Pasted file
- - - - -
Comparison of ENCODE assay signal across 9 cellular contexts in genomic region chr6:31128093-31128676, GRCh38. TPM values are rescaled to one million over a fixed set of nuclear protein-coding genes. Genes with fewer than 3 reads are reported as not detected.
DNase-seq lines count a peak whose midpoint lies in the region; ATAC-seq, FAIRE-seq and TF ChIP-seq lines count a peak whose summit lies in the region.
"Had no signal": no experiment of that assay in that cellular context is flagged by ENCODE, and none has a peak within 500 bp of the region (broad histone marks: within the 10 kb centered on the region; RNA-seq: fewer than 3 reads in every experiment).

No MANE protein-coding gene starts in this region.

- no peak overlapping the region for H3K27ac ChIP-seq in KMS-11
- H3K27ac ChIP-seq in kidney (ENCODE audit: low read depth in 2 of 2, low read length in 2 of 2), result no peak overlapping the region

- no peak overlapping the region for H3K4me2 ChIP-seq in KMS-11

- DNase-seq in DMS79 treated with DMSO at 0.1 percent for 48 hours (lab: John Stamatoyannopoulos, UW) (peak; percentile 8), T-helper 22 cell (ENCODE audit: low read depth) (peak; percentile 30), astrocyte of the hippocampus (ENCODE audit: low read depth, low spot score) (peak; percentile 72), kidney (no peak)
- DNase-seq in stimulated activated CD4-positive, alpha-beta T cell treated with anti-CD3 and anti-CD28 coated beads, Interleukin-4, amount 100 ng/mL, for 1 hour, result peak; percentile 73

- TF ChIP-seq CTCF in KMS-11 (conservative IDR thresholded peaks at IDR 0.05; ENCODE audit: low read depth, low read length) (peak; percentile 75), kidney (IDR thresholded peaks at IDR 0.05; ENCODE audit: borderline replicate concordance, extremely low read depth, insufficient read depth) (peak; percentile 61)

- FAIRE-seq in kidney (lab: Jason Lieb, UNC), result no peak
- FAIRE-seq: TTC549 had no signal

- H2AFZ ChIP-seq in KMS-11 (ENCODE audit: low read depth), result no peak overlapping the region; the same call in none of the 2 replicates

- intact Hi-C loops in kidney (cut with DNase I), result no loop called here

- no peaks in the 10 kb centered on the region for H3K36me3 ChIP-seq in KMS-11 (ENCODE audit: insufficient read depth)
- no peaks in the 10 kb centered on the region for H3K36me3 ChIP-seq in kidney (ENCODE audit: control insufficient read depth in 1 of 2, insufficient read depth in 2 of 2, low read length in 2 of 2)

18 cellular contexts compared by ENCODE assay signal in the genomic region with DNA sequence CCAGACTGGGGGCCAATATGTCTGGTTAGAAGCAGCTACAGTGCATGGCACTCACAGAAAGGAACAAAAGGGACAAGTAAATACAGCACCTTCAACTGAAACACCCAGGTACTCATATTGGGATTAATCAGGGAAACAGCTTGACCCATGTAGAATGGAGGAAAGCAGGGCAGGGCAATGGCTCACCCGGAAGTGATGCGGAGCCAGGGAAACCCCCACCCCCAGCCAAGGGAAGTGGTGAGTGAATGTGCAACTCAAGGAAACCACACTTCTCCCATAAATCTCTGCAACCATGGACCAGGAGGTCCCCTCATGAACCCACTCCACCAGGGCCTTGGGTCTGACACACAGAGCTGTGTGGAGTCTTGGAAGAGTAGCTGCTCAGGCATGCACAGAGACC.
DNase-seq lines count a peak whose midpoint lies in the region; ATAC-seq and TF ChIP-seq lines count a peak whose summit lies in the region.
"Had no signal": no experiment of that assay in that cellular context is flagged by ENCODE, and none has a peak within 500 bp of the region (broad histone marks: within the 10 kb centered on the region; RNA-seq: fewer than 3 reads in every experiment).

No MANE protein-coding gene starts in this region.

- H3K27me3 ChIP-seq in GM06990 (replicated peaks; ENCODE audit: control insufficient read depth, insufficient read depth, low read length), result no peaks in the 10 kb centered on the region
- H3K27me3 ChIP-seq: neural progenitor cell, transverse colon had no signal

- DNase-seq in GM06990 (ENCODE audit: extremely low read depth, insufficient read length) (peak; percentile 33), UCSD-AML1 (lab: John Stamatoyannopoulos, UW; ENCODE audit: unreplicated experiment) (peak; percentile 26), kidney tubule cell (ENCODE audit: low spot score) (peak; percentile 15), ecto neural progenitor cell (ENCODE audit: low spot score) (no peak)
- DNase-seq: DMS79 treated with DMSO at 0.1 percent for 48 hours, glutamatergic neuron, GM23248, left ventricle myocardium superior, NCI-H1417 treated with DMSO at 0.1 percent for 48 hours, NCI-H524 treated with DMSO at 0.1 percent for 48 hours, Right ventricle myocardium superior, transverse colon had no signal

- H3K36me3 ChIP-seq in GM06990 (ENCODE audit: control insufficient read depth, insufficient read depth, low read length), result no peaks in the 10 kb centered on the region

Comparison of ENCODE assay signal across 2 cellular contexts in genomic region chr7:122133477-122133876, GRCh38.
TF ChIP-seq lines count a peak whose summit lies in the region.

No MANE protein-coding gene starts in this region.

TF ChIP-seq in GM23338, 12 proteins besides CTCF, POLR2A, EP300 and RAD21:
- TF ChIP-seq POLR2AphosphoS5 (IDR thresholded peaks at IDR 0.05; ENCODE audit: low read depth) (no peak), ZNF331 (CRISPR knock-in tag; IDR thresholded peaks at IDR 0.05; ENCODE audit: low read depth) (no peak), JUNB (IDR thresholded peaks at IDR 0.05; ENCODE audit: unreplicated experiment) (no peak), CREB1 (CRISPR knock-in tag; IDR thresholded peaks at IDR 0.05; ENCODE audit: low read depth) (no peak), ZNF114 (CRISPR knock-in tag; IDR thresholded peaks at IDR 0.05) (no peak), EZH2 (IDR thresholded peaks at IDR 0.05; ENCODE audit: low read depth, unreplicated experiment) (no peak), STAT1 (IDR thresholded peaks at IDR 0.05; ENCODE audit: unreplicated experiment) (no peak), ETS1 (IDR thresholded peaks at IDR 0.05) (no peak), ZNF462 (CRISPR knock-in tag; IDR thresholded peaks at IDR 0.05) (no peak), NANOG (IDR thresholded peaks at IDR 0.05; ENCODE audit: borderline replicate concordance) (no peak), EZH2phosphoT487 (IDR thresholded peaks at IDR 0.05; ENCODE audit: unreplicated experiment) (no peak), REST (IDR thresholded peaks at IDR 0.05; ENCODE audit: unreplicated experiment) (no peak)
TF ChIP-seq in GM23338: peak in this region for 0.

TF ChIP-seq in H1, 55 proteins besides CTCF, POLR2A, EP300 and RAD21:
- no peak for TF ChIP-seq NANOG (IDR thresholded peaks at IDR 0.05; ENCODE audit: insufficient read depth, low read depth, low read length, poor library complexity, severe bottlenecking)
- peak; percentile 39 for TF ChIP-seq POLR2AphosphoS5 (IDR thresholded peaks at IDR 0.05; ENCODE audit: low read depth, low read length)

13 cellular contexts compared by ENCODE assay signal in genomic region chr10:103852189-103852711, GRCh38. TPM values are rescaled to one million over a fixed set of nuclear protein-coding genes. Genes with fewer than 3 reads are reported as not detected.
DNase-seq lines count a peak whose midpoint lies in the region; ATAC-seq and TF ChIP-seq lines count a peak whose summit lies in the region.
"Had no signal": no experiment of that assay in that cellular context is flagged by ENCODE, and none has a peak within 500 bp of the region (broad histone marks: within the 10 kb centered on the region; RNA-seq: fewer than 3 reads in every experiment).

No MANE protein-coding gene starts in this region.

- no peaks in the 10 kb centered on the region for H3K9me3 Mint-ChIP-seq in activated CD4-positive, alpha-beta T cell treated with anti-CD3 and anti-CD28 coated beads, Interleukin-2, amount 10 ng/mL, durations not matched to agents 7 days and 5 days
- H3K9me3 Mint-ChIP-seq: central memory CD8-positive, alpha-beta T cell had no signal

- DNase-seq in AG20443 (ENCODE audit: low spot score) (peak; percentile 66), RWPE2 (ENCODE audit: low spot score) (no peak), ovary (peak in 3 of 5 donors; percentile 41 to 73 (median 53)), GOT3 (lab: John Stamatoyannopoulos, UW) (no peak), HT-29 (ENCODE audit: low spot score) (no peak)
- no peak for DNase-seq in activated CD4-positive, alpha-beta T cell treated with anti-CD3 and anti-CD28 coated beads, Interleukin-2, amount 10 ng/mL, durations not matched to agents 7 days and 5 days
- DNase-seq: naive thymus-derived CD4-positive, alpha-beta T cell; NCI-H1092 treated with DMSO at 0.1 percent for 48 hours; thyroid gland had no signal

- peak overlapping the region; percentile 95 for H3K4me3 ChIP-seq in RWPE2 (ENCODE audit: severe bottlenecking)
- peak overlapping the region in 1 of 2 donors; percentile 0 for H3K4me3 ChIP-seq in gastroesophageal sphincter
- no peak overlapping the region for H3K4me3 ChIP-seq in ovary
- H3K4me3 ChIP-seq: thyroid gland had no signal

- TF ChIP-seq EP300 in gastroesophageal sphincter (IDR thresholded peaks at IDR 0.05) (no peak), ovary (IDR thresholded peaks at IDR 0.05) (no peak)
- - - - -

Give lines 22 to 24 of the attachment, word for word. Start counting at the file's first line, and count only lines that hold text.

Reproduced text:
- H3K27me3 ChIP-seq: neural progenitor cell, transverse colon had no signal

- DNase-seq in GM06990 (ENCODE audit: extremely low read depth, insufficient read length) (peak; percentile 33), UCSD-AML1 (lab: John Stamatoyannopoulos, UW; ENCODE audit: unreplicated experiment) (peak; percentile 26), kidney tubule cell (ENCODE audit: low spot score) (peak; percentile 15), ecto neural progenitor cell (ENCODE audit: low spot score) (no peak)
- DNase-seq: DMS79 treated with DMSO at 0.1 percent for 48 hours, glutamatergic neuron, GM23248, left ventricle myocardium superior, NCI-H1417 treated with DMSO at 0.1 percent for 48 hours, NCI-H524 treated with DMSO at 0.1 percent for 48 hours, Right ventricle myocardium superior, transverse colon had no signal